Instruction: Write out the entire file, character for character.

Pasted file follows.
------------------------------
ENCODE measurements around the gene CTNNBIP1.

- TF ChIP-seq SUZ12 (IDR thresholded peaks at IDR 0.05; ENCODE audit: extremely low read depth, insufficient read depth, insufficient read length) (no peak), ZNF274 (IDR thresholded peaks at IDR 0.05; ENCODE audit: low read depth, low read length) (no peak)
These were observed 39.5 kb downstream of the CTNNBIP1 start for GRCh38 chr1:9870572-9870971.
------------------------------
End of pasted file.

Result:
ENCODE measurements around the gene CTNNBIP1.

- TF ChIP-seq SUZ12 (IDR thresholded peaks at IDR 0.05; ENCODE audit: extremely low read depth, insufficient read depth, insufficient read length) (no peak), ZNF274 (IDR thresholded peaks at IDR 0.05; ENCODE audit: low read depth, low read length) (no peak)
These were observed 39.5 kb downstream of the CTNNBIP1 start for GRCh38 chr1:9870572-9870971.